Even though his businesses had been highly profitable down the decades, in his later years his fortunes changed. He sold out of his dealerships and invested in an air transport business which serviced the islands in Bass Strait between the Victorian mainland and Tasmania. Unfortunately the business was unprofitable and sustained considerable losses.

Bill lived comfortably with his wife albeit on a different level than that to which he was accustomed, he died on 10 January 2010 at Karinya Grove aged care facility, in the well to do Melbourne bayside suburb of Sandringham aged 86.

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Where Does Bill Patterson Fit in The Pantheon of Australian Champion Drivers?…

‘Australian Motor Racing Annual 1964’ rated the Top 20 as Frank Matich, Bib Stilwell, John Martin and Leo Geoghegan and then in no particular order Lex Davison, Bill Patterson, Bob Jane, Ian Geoghegan, John Youl, Greg Cusack, John French, Brian Muir, Norm Beechey, Peter Manton, Brian Foley, Harry Firth, Bruce McPhee, Keith Rilstone, Jack Hunnam and Glynn Scott. Depressing is that about 70% of this lot are Taxi Drivers, that is Touring Car racers.

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Bill Patterson, Cooper T39 Climax, Fishermans Bend, Victoria probably in February 1958. Car is registered and would have made a quick road car! (Bradbury West)

Of Patterson the annual said ‘Ah Patterson. Still the most spectacularly fast of all Australians, Bill Patterson races when he feels like it and always uses all the road and part of the verge. In the past he has been renowned for some fiery displays on the grid and past it; in a competitive car  he is on his day, always the man to beat’.

Lex Davison in his Australian Motorsports magazine column wrote of Patto in relation to the 1963 Hordern Trophy at Warwick Farm ‘…meanwhile our fastest driver, Bill Patterson, lacking recent activity, was rough and unpolished’.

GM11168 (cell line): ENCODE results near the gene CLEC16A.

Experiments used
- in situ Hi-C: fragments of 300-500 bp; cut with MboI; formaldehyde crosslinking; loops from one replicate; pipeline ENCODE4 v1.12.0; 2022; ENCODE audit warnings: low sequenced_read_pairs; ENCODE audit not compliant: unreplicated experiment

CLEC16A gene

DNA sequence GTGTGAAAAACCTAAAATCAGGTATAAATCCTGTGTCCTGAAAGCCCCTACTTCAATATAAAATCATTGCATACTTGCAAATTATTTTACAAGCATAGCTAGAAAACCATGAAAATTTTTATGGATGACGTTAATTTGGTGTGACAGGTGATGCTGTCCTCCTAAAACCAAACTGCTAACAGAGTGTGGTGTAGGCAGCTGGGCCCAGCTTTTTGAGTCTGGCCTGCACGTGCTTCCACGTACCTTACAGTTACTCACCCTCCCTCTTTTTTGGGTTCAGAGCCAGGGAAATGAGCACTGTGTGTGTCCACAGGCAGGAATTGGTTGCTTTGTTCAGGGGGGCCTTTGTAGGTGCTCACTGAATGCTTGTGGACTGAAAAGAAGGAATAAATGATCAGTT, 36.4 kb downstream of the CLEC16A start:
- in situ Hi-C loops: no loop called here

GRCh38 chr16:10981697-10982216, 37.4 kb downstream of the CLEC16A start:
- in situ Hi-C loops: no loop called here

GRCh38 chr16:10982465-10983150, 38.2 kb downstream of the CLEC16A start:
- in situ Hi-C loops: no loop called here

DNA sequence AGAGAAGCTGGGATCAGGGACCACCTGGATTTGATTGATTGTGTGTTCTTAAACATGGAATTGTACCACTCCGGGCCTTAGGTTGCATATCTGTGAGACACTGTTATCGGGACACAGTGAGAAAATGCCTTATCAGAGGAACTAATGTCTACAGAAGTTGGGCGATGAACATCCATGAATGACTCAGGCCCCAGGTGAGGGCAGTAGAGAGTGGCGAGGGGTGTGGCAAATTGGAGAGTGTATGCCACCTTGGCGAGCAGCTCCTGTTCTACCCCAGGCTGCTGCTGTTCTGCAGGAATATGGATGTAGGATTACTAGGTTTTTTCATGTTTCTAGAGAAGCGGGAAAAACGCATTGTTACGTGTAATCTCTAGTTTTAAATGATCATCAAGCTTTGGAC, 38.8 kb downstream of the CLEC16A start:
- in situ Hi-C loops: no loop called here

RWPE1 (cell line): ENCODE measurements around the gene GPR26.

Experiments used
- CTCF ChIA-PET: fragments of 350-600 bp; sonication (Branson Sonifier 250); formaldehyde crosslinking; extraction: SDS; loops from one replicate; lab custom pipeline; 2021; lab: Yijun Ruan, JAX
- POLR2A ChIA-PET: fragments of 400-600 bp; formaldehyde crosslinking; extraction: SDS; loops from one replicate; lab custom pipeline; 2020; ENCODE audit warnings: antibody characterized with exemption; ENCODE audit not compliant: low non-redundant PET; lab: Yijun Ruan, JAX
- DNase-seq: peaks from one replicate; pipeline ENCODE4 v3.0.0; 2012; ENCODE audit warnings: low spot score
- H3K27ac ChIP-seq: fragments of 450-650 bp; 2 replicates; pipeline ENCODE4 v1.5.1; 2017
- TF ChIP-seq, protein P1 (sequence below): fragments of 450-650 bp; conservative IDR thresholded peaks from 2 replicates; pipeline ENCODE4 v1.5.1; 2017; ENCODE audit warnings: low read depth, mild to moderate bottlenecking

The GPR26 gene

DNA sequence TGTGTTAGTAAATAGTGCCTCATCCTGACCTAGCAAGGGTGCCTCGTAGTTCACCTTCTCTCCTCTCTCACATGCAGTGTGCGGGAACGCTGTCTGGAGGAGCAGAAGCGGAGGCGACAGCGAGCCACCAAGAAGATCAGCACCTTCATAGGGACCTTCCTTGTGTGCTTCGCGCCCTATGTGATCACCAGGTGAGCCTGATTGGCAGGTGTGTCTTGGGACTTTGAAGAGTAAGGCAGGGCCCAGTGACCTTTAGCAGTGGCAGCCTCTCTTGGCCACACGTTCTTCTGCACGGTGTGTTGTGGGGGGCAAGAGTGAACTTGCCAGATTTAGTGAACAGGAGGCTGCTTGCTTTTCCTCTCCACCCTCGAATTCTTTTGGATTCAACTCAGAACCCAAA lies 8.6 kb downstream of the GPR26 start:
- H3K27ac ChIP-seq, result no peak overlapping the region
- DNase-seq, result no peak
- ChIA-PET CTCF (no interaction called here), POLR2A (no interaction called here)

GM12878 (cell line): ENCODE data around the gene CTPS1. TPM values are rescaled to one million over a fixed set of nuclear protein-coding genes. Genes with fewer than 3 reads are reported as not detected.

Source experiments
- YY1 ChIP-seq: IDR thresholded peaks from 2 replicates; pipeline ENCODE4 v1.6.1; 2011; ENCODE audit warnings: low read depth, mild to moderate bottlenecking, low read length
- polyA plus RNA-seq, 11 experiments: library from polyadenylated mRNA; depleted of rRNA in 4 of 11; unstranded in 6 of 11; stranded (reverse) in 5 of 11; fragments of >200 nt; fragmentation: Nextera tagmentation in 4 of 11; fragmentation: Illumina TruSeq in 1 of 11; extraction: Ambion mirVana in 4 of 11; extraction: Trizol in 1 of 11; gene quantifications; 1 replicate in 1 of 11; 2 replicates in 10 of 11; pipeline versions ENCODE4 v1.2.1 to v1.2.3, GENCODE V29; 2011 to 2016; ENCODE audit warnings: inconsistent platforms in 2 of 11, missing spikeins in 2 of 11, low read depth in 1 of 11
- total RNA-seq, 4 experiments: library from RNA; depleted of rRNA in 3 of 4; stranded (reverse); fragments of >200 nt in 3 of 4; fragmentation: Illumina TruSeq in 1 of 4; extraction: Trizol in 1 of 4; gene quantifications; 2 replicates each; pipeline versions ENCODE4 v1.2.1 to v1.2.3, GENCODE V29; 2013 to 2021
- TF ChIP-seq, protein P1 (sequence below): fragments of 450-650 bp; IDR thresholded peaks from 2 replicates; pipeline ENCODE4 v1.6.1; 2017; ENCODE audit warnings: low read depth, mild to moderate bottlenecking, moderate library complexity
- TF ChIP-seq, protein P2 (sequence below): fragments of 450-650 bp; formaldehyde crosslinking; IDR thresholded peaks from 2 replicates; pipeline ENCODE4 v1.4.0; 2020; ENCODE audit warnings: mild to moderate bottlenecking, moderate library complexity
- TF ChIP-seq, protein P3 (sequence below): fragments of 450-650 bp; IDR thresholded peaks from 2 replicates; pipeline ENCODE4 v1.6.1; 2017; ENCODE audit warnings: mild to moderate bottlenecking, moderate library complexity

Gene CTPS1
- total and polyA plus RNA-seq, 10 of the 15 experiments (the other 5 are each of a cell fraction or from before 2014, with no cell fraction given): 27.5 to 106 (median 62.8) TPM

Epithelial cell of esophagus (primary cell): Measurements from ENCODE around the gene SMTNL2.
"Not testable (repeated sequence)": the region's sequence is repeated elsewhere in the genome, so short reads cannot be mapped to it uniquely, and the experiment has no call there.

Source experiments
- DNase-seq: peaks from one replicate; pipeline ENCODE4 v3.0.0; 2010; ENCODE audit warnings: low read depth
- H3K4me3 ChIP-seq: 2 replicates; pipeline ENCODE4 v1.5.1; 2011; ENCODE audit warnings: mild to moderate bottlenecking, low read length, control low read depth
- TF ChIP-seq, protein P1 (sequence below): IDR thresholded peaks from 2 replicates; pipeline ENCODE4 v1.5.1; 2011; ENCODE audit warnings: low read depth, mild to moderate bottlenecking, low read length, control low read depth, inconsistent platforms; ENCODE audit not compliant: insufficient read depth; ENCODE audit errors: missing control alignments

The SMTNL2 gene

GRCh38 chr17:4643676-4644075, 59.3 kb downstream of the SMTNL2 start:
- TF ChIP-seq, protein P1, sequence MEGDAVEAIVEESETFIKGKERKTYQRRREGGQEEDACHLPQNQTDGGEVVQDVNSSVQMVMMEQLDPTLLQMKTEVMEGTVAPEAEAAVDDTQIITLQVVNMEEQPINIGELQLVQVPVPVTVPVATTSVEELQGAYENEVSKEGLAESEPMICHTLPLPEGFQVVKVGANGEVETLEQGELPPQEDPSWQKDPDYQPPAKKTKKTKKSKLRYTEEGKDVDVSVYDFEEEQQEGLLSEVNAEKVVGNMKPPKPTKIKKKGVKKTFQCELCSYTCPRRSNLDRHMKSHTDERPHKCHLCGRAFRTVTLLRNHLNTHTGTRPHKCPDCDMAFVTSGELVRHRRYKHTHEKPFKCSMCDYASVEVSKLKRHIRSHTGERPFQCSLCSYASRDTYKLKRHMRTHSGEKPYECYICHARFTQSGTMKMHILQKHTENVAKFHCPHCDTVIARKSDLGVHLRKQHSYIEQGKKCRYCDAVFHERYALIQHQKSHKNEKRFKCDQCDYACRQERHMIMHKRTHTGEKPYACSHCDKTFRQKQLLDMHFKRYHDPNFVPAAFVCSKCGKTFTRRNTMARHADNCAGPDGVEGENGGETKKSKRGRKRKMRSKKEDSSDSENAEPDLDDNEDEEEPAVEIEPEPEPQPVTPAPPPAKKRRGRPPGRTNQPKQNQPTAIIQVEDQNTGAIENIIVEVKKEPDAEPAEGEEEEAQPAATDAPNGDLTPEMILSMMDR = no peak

David McKay, racer, team owner and journalist always described Bill in his columns as ‘The Hare’ to indicate his outright pace.

Patterson proved he could ‘cut it’ in his brief F3 stint in UK/Europe in 1951, in many ways it’s a pity, given his growing wealth that he didn’t acquire an outright contending car when he returned to Oz then. To have seen Patto go toe to toe in the mid-fifties in equivalent machinery to Davison, Jones, Hunt, Stillwell, Mildren, Whiteford, Gray, McKay and others would have been really something.

Whatever the considerations Patterson always got more than the best from his cars and without doubt was ‘Top 3’ in Australia for a season or three in an era, late fifties to early sixties, when there was increasing depth amongst the front rank drivers and greater equipment parity than had been the case in the decades before. And ran a very successful business whilst doing it…

Etcetera: London to Moscow tow…

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(Ken Devine)

I chucled when i saw this fine shot by Ken Devine of Bill’s Cooper T51 and its ‘Rice’ Trailer in the Caversham paddock, Western Australia in August 1961.